It's well known that I am a big Primitive Motion fan. Since catching them at a show supporting New War in 2011, and picking up a Two Ellipsis cassette at one of the duo Leighton Craig's solo shows in early 2012, I tried to catch every Pri Mo show that found themselves playing out in the nooks and niches of Brisbane. Their Worlds Floating By LP of 2013 is still an understated minor masterpiece, which saw them elevated to the support slot of Godspeed! You Black Emperor's maiden Brisbane show. Their set last year supporting Ela Stiles was fantastic (even if the venue wasn't), and it culminated in them playing the Sonic Masala Fest.
So obviously I was going to be excited about the duo's new release on Bedroom Suck, Pulsating Time Fibre. With similar artwork to Worlds Floating By, it would seem that this is a genuine extension from what came before. And the entire back catalogue of Primitive Motion shows a continual adherence to and exploration of space and time. But take some time to immerse yourself in the album and you will see its uniqueness, even within the band's ubiquitous style. Firstly there is a stronger application of reverb apparent (to these ears at least) - but rather it being a lazy affectation, it augments the weightlessness, the edifying strictures in providing a repetitive motorik undercurrent to artful whims and languorous passages.
Primitive Motion have always been about creating something current, something of an essence that befits Craig and Sandra Selig's place in time - in fact most of their sets are never mapped out, never repeated - and repetition has always held a strong magnetic presence in their work, as is the case here. But with opener 'Bodies of the Placid Furnace', there is a darker sombreness that adds a layer of gravitas, promising something new. In fact this is the longest track on the A side by almost half - the glut of "tracks" here are mostly held to sub two minute lengths of time - reading more like shards of ideas, glimmering in the underbrush in the early dawn, gone before there is time to linger, ensuring that their cerebral nature remains intact but also wraithlike, a waking dream. 'Audible Darkness' is buoyed by more ebullient synth lines, Selig's singsong voice almost at Playschool levels of saccharine, yet the tactile melody here lives up to the song title. The ethereal dreamwave of 'Golden Light Clinic' is certainly back in the PriMo world of construction - the drum machine insistent yet unobtrusive, Selig's voice floating away - the 21st century Julee Cruise moment (and with Twin Peaks around the corner, not a moment too soon). Songs like 'Nebula Lagoon' and 'Same Is The Same' are nursery rhymes in a gossamer prism, light refracted and rebuilt til frameworks coalesce, meld and melt; 'Slow Motion Time Release' has a more insistent beat that is obvious to previous fare, but is gone again before that rhythm is laid down and etched in stone. I particularly love the effervescence in tracks like 'Du Hattest Gerne', a track that is under a minute but feels radiated from within, and somehow the perfect length.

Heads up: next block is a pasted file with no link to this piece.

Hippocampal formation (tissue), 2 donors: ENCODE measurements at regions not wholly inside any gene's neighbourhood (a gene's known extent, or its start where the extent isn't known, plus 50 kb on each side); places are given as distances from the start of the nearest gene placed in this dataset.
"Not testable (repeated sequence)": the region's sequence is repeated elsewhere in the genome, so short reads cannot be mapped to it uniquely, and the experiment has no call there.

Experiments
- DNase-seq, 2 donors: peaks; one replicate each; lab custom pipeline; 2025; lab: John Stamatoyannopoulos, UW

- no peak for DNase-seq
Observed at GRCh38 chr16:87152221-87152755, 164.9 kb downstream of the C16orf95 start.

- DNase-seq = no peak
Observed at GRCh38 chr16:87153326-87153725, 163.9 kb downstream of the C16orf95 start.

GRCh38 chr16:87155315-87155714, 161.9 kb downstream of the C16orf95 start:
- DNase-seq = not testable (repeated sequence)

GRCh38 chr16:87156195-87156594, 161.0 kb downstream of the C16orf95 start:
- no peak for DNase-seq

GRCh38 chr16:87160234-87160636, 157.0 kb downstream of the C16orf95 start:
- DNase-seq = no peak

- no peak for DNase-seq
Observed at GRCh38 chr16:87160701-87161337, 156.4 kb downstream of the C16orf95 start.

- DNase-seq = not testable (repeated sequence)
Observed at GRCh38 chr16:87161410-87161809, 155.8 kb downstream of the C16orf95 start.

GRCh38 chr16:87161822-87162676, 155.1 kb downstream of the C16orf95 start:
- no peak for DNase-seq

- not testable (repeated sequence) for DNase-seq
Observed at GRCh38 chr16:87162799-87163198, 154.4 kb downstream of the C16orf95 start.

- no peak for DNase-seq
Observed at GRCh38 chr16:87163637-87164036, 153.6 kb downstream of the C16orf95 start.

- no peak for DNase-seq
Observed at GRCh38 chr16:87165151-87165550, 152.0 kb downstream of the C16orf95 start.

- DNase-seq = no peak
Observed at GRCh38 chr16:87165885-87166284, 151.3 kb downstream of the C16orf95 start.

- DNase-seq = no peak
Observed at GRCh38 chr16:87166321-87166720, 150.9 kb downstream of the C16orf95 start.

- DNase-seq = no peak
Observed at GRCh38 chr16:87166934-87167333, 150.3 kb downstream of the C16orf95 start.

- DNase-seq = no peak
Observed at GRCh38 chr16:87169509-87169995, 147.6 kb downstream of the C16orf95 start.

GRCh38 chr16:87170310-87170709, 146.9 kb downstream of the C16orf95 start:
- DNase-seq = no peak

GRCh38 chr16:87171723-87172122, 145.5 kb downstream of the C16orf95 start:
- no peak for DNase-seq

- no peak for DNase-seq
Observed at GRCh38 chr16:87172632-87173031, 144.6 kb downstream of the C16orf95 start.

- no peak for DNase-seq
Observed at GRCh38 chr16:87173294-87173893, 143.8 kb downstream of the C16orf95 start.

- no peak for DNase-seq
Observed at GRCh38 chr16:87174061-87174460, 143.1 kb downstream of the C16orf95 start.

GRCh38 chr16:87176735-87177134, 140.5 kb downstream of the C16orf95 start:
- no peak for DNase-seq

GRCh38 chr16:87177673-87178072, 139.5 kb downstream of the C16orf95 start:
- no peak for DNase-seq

Things change for the last four songs. 'To Shape A Single Leaf', at 9 and a half minutes' length, is the longest song by five minutes. It is allowed the time and space to unfurl naturally, a muted sonorous piercing of the chrysalis before shimmering, searching synth lines emerge and cloak this transformation in atmospheric mystery. The overt Gothic turns in this song seem incongruous to everything that came before or since. It's a wonderful song, but its place here is as jarring as if they had laid a crust punk track down. But it does ease in the final triptych - 'Plant Me Deep', 'Coronet' and closer 'Spring Sky Window' - all exploratory songs of wondrous whimsy. 'Plant Me Deep' is Craig's moment to stand out front, his vocals a mystical mist that floats over an equally elliptical and elegant saxophone. It's a glorious song that transcends, well, everything. 'Coronet' manages that oft-tried but seldom-held tightrope walk of distorted drone and elegant instrumentation - there is a glistening purity maintained throughout that makes this just as a transcendental moment as the previous one. Then 'Spring Sky Window' hits and it is the one song that marries these two (in)distinct musical worlds of Pulsating Time Fibre together - the drum beat more insistent, the sax shining off shards of light.
It says a lot of Pulsating Time Fibre that I can find the tonal shifts noticeable, and even believe them out of place, yet still feel that this is a perfect album. As conflicting an idea that may be, I cannot fault these songs on their own; I fail to skip a single one; there is no restlessness or sense of listlessness here. Everything is as it should be, even if I feel I am not where I should be. That's my problem, not theirs. Immerse yourselves here.